• *Maurice Obstfeld (1996) Models of Currency Crises with Self-Fulfilling Features, European Economic Review, vol. 40, pp. 1037-1047, ONLY sections 1*, 2*

  • *Paul Krugman (2012) "The revenge of optimum currency area", Chapter in NBER book NBER Macroeconomics Annual 2012, Volume 27 (2013).

  • Kenen, P. (1969) "The Theory of Optimum Currency Areas: An Eclectic View" in R.Mundell and A. Swoboda eds, Monetary Problems of the International Economy, The University of Chicago Press.

  • Mundell, R. (1961) A theory of Optimum Currency Areas, American Economic Review, 51 (4).

  • Presentation 12

10. European Monetary Union

Final Readings

  • *Presentation #13

  • *BW-2015: chapter 16

  • *ECB website contents (see the links in The functioning of the Eurosystem). 

  • *DG-2014: chapter 7 (from section 7.1 to section 7.4 +BOX 7.1) 


11. Fiscal Policy

  • The Government Budget Constraint

  • Fiscal and monetary policy interactions

  • Fiscal policy in a monetary union

  • Fiscal policy externalities

  • Stability and Growth Pact

  • Fiscal Compact

Final Readings

  • *BW-2015: chapter 17

  • *DG-2014: chapter 10

  • Handout #13

  • *Handout #14 (only the first equation and the discussion on the stability condition)

  • *Presentation #14

  • *Presentation #15

  • ECB on the Fiscal Compact see here

  • *Barry Eichengreen & Charles Wyplosz, 1998. "The Stability Pact: more than a minor nuisance?," Economic Policy, CEPR & CES & MSH, vol. 13(26), pages 65-113, 04.

  • Thomas J. Sargent & Neil Wallace (1981) Some Unpleasant Monetarist Arithmetic, Federal Reserve Bank of Minneapolis Quarterly Review vol. 5, no 3.

  • Buiter, W.H. & Corsetti, G. & Roubini, N., 1992. Excessive Deficits: Sense and Nonsence in the Treaty of Maastricht, available here.

  • Eric Leeper (1993) The Policy Tango: Toward a Holistic View of Monetary and Fiscal Effects, Atlanta Fed Economic Review.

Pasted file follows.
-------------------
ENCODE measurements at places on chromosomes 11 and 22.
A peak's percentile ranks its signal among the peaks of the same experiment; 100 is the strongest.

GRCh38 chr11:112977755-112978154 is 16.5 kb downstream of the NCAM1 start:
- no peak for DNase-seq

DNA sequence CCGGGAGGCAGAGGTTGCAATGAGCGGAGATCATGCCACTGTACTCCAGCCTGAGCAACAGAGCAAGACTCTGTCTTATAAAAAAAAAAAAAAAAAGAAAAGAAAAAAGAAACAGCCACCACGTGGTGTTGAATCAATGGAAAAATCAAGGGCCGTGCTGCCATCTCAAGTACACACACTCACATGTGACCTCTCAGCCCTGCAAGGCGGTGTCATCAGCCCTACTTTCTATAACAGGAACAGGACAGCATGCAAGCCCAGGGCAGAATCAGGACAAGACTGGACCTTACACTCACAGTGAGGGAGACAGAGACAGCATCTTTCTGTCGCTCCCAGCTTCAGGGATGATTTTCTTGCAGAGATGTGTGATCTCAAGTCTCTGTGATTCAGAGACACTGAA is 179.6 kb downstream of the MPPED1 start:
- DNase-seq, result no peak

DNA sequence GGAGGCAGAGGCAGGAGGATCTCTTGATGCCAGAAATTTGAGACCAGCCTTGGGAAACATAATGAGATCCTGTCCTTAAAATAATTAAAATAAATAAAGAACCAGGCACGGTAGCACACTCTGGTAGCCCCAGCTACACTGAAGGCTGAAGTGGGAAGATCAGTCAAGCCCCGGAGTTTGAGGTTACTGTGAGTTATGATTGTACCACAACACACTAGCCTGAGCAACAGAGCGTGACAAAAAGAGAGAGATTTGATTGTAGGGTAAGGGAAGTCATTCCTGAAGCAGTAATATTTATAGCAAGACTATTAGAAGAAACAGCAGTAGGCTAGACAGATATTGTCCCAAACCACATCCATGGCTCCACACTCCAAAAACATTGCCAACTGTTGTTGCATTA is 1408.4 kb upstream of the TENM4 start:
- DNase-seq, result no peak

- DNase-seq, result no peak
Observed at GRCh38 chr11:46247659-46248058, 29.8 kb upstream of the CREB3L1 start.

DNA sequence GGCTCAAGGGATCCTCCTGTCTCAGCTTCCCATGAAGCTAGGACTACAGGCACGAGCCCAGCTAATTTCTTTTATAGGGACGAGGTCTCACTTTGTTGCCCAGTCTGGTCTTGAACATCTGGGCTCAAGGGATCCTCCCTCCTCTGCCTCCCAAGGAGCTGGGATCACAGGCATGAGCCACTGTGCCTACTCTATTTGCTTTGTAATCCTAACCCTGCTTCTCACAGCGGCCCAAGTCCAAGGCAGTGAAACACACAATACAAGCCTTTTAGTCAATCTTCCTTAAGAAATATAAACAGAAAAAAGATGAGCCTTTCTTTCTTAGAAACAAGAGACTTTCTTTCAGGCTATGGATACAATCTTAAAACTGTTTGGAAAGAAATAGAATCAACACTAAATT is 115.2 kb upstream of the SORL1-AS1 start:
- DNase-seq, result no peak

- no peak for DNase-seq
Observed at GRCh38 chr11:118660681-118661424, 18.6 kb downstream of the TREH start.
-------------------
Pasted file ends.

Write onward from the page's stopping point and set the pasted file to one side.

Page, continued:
• M. Wickens (2008), Macroeconomic Theory, Princenton University Press, chapter 5.

12. Eurozone Crisis

  • The subprimes follies and the great recession

  • Sovreign Debt Crisis 

  • Managing the Crisis and the EMS

  • Conditions for the survival of the Euro

  • Lessons from the crisis: Towards a new governance

  • Black swan scenarios

Final Readings 

  • *Presentation #16

  • *Presentations #17A and Presentation #17B

  • *BW-2015: chapter 19

  • *Barry Eichengreen (2010), The Breakup of the Euro Area, in Europe and the Euro (A. Alesina and F. Giavazzi, editors), The University of Chicago Press.

  • Barry Eichengreen (2008), Sui generis EMU, European Economy, Economic Papers 303, February 2008.

  • Charles Wyplosz, (2006). "European Monetary Union: the dark sides of a major success," Economic Policy, CEPR & CES & MSH, vol. 21(46), pages 207-261, 04

  • Paul De Grauwe, Yuemei Ji, Fiscal implications of the ECB's bond-buying programme, 14 June 2013, VoxEU.

13. Structural Reforms

  • Product market

  • Labour market and human capital

  • Structural reforms and austerity

Final Readings

  • *Handout 15* 

  • *Handout 16*

  • *Presentation 18*

  • Presentation 19 

  • *De Mello, L., & Padoan, P. C. (2010). Promoting Potential Growth. OECD WP no. 793.

  • *Padoan P.C, & van der Noord P. (2012) Is Austerity Going Too Far? Structural Reforms and The Debt Trap, chapter 8 of this book

  • AN-2005: chapters 8 and 9 

  • BW-2015: chapter 11

  • BCFG-2006: chapters 2, 6

14. Europe 2020 Reform Strategy

Final Readings



15. The engine of growth   





  • The Facts of Economic Growth

  • The Solow Model and its Empirical Appications

  • The Economics of Ideas

  • The Romer Model

Preliminary Readings

- Charles Jones and Dietrich Vollrath, Introduction to Economic Growth, Norton 3rd Edition, Chapters 1*, 2*, 3*, and 4*.


  • AH-2009: Aghion, P., and P. Howitt (2009), The Economics of Growth, MIT Press.

  • AN-2005: Altomonte, Carlo and Nava, Mario (2006), Economics and Policies of an Enlarged Europe, Edward Elgar.

  • BAG-2013: Blanchard, O., Amighini A., Giavazzi F., (2015), Macroeconomics, A European Perspective,2nd edition, Pearson.

  • BW-2015: Baldwin, Richard and Wyplosz, Charles (2015), The Economics of European Integration, 5th edition, McGraw Hill. This book represents an ESSENTIAL READING for this course.

  • BSiM-2004: Barro, R.J., and Sala-i-Martin, X. (2004), Economic Growth, MIT Press.

  • BCFG-2006: Boeri, Tito,Castanheira, Micael, Faini, Riccardo and Galasso,Vincenzo, (2006), Structural Reforms without Prejudices, Oxford University Press.

  • DG-2014: De Grauwe Paul (2012), The Economics of Monetary Union, 10th edition, Oxford University Press.

  • JV-2013 Jones, C.I and Vollrath, D.. (2013), Introduction to Economic Growth, W. W. Norton & Company.

  • K-1991 Krugman Paul (1991), Geography and Trade, MIT Press. 

  • Romer2011: Romer David (2011) Advanced Macroeconomics, The Mcgraw-Hill Series in Economics.